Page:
Collaborative Research: Statistical and Computational Models and Methods for Extracting Knowledge from Massive Disparate Data for Quantifying Uncertain Hazards
Eliza Calder Principal Investigator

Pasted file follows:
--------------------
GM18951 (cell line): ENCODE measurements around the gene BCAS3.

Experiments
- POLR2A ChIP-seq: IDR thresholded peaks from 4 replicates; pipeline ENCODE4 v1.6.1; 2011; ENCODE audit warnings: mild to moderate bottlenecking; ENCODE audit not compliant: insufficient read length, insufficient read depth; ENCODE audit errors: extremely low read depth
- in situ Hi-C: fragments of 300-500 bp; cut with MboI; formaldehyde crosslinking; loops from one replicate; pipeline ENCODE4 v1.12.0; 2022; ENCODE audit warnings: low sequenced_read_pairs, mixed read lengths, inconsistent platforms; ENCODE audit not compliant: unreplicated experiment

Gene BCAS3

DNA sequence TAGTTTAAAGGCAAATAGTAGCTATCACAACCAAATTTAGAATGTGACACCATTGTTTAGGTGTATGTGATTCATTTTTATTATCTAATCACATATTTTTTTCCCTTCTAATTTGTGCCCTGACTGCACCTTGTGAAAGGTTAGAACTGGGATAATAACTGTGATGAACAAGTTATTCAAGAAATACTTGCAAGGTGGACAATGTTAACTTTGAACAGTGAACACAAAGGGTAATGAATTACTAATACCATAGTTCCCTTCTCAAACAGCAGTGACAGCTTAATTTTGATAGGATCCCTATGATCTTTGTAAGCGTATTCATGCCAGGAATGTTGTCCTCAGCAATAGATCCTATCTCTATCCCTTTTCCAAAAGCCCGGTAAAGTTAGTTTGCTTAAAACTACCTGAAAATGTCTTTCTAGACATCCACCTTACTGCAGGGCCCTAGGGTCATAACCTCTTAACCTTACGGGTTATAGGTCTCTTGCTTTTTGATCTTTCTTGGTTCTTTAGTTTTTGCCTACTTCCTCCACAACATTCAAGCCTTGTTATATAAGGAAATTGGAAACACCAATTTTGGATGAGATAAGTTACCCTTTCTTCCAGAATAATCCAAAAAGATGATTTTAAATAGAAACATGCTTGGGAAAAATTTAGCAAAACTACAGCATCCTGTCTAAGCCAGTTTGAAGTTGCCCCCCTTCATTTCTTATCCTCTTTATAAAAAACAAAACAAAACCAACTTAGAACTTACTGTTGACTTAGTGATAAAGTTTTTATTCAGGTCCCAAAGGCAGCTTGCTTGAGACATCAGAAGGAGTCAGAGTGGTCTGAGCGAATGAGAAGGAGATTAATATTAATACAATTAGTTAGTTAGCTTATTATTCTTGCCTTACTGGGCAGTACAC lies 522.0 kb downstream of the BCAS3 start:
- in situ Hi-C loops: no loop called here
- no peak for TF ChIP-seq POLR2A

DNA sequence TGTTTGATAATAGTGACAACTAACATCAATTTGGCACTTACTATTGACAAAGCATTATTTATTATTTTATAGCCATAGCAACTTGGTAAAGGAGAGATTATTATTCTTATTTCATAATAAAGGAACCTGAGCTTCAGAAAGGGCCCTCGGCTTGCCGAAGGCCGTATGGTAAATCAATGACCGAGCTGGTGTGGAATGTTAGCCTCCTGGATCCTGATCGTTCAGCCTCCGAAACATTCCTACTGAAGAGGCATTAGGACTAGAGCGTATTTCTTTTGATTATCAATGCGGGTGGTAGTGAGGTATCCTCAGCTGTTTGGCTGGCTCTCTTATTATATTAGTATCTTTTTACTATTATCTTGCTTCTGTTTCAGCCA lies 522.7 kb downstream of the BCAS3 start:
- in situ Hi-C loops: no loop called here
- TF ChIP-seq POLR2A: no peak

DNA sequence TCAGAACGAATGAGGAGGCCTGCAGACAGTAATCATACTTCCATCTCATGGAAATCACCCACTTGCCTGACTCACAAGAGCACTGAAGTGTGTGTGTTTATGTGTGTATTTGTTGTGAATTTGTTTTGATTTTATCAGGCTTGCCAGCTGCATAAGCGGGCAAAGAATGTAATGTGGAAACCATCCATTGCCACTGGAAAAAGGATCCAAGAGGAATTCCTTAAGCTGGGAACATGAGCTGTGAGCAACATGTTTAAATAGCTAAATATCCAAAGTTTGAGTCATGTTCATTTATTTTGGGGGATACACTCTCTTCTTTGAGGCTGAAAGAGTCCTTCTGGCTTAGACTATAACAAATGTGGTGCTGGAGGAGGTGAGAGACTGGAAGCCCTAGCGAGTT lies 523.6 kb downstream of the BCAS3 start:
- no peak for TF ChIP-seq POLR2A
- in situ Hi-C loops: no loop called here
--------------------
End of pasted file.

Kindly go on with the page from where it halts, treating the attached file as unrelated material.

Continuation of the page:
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The investigators propose specific methodological advances in three areas of statistical science. Many conventional statistical methods break down for massive data sets because they do not scale well--- the amount of computational effort or memory increases as a power or even exponentially with problem size. One area is that of statistical emulation of the output of computer simulation models. Here the investigators propose to generate adaptive subdesigns automatically, carefully selecting and using only the small subset of the data that bears on each specific computational goal; and to develop what they call "parallel partial emulation" in which emulation is performed simultaneously in parallel with some model inputs kept at a range of fixed values. A second area is that of multiple scale stochastic models, exploiting infinitely-divisible distributions for some model features to permit coupled parallel analyses at a range of scales, with coarser scales requiring less computational effort and running faster to help the finer scales reach equilibrium faster. A third area is dynamic evolution models in which computational effort is focused on those aspects that change most rapidly, while other aspects are treated as slowly-varying or piecewise-constant. All methods are applied to the same important application area, the quantitative assessment of geophysical hazard for volcanic events.<br/><br/>The investigators propose to develop new mathematical, statistical, and computational methods to address the problem of making principled statistical inference on the basis of massive data sets. The new methods are developed and applied in the context of a specific important societal problem: improving methods for the quantitative assessment of risk associated with volcanic activity. In this application area the product of this research would be maps indicating which areas face specified levels of hazard (say, 1000:1, 100:1, 10:1) for specified lengths of time (say, 1 month, 1 year, 1 decade), with estimates based on geophysical evidence and validated computational models. The methods are applicable in other areas of modern empirical science--- both for making quantitative assessments of other geophysical hazards and, more broadly, other scientific endeavors with large amounts of data.